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  • Writer's picture Natalie Budnyk

Indiana Jones & The Film Library of Doom

Updated: Sep 28, 2020

Picture this, it’s 10pm, late enough that you could go to bed but not late enough that you can’t start a movie. You check your Letterboxd watchlist which you started in an attempt to avoid doing what you know you’re about to do anyways. Everything on the list is something you know you should/want to watch at some point, but the timing doesn’t feel right. You open your TV streaming app of choice, choose the broadest sorting method available (I like ‘HBO - all movies - alphabetical’), and begin scrolling.

If you’re like me, this scrolling can be endless. You feel like you‘re on an archeological dig for the perfect film from the past that, for whatever reason, you never watched - a film that was written for you, but has not been pinged by the algorithm yet. You don’t trust the algorithm. In fact, you subconsciously place all of your trust in the creative agencies who designed the movie poster thumbnails you’re flipping through at light speed, hoping one will catch your eye.

Unfortunately for me, the poster aesthetic and color palette that catches my eye is similar to the header image for this article. Unfortunate because bold, illustrated, highly saturated design can signal an incredibly well executed movie with a similar cinematic palette (“The Neon Demon”, “Assassination Nation“, “Blade Runner 2049”, “Scott Pilgrim vs The World” to name a few favorites), but more likely it’s a false advertisement, meant to intrigue fans of the types of films I just listed. It’s much easier to rip off someone else’s successful marketing than it is to execute a full length film that delivers on the expectation your poster created.

I didn’t, however, come here to write a thesis on movie posters. I came here to break down a few categories of film that I love and have been returning to while there’s more time than ever to watch fun movies. At the risk of sounding pretentious, I feel like I should say the movies and categories here purposefully do not focus on capital “F” “Film”. Sometimes you just want to watch something that takes you on a ride. It’s important to watch those seminal films that inspired and shaped pop culture (and there are a few here), but maybe today is not that day. Without further ado, here are some categories I wish my Netflix algorithm would start curating for me.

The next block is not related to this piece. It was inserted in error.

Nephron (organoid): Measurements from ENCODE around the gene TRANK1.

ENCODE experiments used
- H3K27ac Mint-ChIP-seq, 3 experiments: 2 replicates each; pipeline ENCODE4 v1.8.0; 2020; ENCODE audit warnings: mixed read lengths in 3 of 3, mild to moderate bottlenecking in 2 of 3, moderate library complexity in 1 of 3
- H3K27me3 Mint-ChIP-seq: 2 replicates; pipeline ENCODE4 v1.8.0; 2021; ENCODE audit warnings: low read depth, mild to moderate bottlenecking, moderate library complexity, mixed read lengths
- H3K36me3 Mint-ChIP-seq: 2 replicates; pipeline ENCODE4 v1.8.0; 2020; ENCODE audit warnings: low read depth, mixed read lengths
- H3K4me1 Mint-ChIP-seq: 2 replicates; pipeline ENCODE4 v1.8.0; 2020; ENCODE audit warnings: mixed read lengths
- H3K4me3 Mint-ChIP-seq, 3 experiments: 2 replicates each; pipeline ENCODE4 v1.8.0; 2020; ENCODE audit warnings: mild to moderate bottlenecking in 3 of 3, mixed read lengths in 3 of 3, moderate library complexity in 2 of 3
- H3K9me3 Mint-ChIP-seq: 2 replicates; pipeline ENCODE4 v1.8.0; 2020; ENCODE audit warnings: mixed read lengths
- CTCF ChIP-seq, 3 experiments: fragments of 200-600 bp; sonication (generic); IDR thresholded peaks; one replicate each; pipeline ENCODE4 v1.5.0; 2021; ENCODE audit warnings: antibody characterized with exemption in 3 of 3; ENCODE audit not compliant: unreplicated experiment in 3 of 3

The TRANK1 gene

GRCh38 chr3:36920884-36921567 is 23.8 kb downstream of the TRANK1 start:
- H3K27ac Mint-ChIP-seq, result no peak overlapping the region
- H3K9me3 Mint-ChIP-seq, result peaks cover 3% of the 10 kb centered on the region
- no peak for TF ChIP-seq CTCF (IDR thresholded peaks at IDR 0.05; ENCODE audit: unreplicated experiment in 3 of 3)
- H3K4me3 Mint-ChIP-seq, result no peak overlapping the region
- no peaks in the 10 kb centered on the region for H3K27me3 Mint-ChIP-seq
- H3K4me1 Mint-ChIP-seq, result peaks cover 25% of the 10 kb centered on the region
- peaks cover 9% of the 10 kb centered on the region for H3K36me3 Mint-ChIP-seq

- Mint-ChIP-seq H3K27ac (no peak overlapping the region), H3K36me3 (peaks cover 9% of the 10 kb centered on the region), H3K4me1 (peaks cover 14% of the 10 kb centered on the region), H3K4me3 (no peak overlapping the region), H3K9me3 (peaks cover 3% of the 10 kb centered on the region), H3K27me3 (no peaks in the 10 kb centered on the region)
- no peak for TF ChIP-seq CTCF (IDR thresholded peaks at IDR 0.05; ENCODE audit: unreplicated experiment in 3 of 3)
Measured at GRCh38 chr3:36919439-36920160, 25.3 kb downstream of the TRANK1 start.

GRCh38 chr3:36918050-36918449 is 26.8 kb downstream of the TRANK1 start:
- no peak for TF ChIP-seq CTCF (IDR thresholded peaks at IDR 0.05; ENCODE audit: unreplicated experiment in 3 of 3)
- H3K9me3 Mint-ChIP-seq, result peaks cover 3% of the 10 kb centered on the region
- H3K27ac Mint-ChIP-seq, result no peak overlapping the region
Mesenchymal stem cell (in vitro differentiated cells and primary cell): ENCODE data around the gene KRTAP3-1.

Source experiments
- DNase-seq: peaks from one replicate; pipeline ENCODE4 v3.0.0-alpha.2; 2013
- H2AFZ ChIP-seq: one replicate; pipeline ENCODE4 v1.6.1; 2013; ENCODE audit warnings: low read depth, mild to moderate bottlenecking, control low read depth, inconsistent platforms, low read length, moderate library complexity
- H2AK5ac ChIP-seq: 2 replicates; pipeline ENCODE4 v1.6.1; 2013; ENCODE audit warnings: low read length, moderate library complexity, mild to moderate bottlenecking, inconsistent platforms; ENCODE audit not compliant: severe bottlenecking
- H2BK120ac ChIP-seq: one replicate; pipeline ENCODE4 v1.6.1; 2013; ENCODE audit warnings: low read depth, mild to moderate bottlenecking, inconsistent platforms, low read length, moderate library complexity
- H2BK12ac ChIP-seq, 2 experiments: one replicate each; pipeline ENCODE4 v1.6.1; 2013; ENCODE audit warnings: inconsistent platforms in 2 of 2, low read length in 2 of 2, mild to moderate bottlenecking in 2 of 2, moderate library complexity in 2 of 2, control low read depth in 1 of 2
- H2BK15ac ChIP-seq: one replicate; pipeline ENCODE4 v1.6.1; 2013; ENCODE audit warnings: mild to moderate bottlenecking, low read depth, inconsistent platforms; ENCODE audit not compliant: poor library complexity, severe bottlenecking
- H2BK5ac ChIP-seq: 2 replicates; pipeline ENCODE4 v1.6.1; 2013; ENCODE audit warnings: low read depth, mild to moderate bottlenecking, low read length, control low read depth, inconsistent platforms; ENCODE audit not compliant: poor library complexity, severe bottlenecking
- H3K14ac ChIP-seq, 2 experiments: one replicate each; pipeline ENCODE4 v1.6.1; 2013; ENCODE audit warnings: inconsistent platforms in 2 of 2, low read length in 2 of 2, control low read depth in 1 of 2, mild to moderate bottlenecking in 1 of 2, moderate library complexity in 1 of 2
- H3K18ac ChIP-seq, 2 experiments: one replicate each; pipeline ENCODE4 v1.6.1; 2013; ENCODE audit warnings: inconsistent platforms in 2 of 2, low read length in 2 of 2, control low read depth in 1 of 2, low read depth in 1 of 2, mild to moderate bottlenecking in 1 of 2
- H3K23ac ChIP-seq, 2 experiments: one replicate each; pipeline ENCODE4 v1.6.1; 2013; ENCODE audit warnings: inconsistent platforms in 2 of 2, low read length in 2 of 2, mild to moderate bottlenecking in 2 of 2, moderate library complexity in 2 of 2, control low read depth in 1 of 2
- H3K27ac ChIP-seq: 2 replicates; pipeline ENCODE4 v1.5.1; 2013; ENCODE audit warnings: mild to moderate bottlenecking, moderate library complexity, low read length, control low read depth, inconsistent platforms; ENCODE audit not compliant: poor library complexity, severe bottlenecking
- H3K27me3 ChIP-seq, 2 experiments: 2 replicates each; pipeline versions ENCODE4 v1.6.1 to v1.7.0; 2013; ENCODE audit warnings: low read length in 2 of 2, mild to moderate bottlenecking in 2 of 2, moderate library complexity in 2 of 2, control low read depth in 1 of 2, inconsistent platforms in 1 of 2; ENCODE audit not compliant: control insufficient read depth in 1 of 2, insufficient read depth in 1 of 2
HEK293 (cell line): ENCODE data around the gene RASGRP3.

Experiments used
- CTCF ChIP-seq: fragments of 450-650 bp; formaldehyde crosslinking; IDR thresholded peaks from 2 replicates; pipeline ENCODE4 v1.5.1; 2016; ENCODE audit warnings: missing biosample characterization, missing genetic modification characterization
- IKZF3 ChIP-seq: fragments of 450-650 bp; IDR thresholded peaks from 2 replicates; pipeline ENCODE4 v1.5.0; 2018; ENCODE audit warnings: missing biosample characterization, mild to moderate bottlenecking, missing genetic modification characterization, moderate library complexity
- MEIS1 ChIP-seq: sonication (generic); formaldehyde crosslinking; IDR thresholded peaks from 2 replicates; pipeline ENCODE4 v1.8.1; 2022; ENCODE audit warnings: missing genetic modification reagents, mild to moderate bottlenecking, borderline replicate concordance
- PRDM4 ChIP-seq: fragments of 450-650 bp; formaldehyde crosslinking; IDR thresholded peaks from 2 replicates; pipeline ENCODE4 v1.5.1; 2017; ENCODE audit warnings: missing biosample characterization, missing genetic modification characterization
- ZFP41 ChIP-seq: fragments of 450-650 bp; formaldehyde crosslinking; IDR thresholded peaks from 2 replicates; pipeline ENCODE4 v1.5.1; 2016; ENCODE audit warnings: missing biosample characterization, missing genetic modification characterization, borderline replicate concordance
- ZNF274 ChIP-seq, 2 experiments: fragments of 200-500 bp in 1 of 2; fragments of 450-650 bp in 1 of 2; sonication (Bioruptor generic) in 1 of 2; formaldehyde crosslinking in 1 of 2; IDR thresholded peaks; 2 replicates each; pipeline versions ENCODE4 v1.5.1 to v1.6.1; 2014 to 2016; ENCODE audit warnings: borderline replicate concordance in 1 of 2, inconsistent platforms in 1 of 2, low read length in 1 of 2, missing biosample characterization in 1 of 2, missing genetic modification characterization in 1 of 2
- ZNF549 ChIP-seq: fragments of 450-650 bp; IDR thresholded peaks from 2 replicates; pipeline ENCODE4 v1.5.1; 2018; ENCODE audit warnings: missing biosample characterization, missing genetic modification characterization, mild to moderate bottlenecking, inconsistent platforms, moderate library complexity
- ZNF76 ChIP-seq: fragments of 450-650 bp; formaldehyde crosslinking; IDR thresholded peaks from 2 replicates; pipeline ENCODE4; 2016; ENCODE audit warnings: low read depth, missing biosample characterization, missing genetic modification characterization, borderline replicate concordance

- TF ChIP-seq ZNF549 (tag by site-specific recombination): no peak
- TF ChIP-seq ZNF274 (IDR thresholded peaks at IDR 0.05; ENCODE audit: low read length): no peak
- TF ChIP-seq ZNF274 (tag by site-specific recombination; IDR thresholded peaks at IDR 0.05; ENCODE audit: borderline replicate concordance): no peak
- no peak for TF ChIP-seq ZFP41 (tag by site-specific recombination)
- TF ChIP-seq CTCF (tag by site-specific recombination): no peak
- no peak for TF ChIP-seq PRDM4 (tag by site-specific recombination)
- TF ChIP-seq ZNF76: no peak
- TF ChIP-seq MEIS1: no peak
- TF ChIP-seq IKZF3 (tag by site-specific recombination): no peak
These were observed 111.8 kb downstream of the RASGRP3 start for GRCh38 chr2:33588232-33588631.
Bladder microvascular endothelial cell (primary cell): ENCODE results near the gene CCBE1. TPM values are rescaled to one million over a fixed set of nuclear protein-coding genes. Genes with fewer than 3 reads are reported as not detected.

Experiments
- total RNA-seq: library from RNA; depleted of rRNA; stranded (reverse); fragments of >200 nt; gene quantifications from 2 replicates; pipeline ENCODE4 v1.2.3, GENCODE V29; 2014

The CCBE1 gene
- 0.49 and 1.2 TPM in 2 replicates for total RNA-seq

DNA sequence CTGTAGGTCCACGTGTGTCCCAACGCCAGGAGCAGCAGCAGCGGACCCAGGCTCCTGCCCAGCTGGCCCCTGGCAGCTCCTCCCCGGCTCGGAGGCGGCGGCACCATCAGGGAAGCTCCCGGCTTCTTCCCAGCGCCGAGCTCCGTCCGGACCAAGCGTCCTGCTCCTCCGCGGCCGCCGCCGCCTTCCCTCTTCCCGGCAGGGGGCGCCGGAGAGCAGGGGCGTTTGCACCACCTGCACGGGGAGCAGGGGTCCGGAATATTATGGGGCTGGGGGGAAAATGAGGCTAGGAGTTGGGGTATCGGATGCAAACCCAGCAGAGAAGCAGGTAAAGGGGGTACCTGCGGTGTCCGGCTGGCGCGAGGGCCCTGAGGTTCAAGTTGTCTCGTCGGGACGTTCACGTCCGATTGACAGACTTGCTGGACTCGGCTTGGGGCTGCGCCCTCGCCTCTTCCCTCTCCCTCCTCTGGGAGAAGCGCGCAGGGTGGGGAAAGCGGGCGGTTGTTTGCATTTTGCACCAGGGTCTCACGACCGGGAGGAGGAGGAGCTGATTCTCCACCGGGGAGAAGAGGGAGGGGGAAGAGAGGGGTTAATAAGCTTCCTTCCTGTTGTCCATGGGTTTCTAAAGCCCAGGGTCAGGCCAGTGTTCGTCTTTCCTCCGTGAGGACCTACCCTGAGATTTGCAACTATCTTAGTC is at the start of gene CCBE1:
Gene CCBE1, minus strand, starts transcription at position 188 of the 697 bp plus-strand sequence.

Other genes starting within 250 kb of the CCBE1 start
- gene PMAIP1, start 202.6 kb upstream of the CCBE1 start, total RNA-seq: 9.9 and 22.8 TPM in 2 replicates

Androids, They’re Just Like Us

Elizabeth Harvest

Blade Runner

Blade Runner 2049

Ex Machina


The Stepford Wives (2004)

Someone’s Getting Sacrificed, Bitch

Jennifer’s Body

The Neon Demon

Suspiria (1977)

Carrie (1967)

Cabin In The Woods

Ready or Not

The Witches of Eastwick

My Dad Found It On TV So I Made Us Popcorn

Alien vs. Predator

Tomb Raider

Indiana Jones and the Temple of Doom

Jurassic Park

Anaconda: The Hunt for the Blood Orchid

Kingsman: The Secret Service

Mr. And Mrs. Smith

Sexy '60s & '70s Retold

The Man From U.N.C.L.E. (2015)

Love Witch

Once Upon a Time in Hollywood...


Boogie Nights

The Runaways

Movies That Feel Like a Comic Book

Batman Returns

Assassination Nation

Scott Pilgrim vs The World

Sherlock Holmes (2009)

Kill Bill

Mad Max: Fury Road

Snow Piercer



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